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Statement for Labor Day 2008 by Acting Director Christine M. Branche, Ph.D.


August 28, 2008
NIOSH Update:

Contact: Fred Blosser (202) 245-0645

The face of work has changed a great deal from when we first began celebrating Labor Day back in 1882. Starting with the turn of the 20th century and World Wars I & II, women began to play an increasingly important role in the workforce, taking on many jobs and that had been traditionally done by men. Immigration has also changed how the workforce looks in the U.S., from the influx of immigrants and refugees that began back in the 1800’s to today’s immigrants and refugees from across the globe. Each of these groups has brought with them their unique cultures and experiences.

With this changing face of work come new opportunities for examining how to make the workplace safer for workers. Language, cultural and experiential barriers can challenge occupational safety and health professionals in finding new ways to protect and educate workers. Even the changing features of the U.S. population have pushed researchers to look at how to adapt protective gear such as respirators to ensure it fits properly.

Occupational safety and health professionals have lived up to this challenge, and recent data from the Bureau of Labor Statistics (BLS) has shown that we have made great strides in protecting workers from fatal work injuries and illnesses. According to the “2007 Census of Fatal Occupational Injuries,” the total number of fatal work injuries recorded in the U.S. decreased from 5,840 in 2006 to 5,488 in 2007, a six percent drop. The news was especially good for transportation-related incidents, which experienced a substantial decrease in incidents in 2007 compared to 2006. Fatalities in the construction industry also decreased, as did fatal injuries among workers in agriculture, forestry, fishing, and hunting.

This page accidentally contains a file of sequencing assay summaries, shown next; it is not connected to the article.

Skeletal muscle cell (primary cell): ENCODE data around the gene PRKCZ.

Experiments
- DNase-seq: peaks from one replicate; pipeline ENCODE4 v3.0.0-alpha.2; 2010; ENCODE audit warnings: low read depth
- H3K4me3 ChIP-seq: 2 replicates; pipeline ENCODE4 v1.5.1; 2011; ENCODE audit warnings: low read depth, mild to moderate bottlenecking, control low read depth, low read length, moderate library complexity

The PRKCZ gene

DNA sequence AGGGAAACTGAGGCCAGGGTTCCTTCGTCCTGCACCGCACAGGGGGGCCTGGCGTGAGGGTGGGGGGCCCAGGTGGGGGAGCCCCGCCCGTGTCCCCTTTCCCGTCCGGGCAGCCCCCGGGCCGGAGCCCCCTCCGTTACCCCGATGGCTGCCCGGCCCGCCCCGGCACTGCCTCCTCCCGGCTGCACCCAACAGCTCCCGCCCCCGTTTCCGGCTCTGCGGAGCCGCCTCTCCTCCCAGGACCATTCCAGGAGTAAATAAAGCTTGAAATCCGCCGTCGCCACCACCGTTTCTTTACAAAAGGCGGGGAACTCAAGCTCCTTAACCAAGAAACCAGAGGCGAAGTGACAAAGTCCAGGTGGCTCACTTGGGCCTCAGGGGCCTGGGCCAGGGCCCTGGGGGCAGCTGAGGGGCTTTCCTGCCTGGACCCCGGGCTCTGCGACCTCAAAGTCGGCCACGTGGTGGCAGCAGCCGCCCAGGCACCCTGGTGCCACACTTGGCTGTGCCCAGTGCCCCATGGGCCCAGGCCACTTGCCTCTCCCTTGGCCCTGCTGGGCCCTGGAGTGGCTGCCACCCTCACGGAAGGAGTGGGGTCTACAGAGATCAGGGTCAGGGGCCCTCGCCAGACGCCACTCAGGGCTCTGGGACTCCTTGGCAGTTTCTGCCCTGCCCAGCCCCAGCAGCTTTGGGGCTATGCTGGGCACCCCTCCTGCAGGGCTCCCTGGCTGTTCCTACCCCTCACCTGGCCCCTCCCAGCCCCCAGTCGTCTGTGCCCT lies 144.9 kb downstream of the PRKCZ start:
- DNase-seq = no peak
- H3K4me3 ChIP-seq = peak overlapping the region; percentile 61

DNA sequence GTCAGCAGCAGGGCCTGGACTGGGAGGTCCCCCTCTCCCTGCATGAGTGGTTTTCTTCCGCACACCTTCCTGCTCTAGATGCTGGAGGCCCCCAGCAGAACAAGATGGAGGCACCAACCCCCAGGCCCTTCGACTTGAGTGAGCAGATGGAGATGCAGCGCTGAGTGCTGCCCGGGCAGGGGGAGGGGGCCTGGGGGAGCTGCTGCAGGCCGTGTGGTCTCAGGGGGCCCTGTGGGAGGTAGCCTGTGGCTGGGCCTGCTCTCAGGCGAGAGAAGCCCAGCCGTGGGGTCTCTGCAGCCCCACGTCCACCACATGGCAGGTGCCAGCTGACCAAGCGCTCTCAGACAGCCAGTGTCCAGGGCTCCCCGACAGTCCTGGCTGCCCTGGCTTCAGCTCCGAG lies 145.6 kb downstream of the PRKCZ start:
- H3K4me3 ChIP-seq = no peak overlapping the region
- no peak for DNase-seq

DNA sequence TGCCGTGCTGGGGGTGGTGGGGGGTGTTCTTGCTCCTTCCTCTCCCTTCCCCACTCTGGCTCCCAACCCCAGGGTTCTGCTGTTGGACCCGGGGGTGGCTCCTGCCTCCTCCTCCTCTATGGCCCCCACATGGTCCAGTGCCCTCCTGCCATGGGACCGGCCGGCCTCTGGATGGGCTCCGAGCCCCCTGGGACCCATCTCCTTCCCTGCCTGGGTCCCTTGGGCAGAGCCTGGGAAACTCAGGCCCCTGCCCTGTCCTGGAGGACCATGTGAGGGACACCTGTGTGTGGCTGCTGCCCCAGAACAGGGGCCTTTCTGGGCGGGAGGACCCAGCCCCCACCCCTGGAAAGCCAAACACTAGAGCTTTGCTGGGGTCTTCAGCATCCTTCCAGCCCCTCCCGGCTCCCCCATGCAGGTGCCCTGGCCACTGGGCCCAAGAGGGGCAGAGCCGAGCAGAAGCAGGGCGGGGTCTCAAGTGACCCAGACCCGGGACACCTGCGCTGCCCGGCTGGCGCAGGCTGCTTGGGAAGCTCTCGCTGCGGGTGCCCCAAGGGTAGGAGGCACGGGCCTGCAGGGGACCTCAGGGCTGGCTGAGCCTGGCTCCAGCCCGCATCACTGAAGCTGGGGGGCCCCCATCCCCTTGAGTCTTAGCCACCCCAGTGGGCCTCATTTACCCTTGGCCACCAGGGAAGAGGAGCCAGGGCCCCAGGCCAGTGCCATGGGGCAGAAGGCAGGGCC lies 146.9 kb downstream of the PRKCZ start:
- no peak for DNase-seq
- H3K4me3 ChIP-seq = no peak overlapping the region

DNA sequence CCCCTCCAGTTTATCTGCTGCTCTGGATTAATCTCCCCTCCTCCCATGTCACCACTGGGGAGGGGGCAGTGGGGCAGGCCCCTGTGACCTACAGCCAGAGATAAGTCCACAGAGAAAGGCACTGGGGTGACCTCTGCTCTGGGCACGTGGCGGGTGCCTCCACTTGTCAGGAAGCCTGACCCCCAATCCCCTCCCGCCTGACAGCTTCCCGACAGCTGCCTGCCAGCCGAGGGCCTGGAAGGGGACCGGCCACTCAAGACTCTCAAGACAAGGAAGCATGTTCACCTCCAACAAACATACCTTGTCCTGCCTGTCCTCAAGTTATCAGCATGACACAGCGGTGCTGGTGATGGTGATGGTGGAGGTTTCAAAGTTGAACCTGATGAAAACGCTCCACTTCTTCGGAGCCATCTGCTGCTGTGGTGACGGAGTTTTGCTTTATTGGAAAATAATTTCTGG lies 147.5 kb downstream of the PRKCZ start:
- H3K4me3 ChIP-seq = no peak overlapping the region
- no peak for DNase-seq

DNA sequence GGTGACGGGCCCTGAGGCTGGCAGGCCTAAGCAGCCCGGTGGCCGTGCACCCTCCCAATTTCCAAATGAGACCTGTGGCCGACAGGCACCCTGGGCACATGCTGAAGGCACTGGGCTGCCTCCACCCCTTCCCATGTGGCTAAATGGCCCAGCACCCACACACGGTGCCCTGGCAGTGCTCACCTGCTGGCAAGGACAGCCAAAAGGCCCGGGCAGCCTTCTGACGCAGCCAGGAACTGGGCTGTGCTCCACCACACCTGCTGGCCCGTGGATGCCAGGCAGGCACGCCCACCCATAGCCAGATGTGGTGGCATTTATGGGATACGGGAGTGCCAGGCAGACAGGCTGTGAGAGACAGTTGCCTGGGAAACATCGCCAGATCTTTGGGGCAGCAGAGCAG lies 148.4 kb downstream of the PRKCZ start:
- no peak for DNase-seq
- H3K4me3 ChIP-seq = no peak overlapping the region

These decreases are welcomed news and a signal that in many ways we have begun to make serious inroads in making workplaces safer. The report, however, also shows that there is much still left to be addressed. The number of workplace homicides increased by 13 percent and fatal falls also increased. Workers in the fishing, logging, iron and steel industries and pilots continue to suffer the highest fatality rates. And despite the decline in fatalities in construction, the industry still incurs the largest number of fatalities of any industry in the private sector according to the BLS report.

The National Institute for Occupational Safety and Health (NIOSH) is working to ensure that these challenges, the persistent and emerging ones alike, are met. Through the National Occupational Research Agenda (NORA), NIOSH is working closely with partners and stakeholders to stimulate innovative research to determine priorities in addressing the current and future challenges to protecting workers. In July, NIOSH hosted the 2008 NORA Symposium in Denver, where we reviewed and celebrated the incredible work being done, and came together to discuss our goals for both the short- and long-term. The meeting also included a Virtual Symposium, where those who were not able to attend in person were able to provide their input on the process. You can still join us in this virtual meeting by going to

Our increasingly national diversity has brought with it many challenges and many benefits to our workforce. As we celebrate Labor Day this year, please take the time to think of all the contributions that have been made over many years to pave the way for us, appreciate the foundation of hard work on which America is built, and join us as we look forward to tackling our new challenges.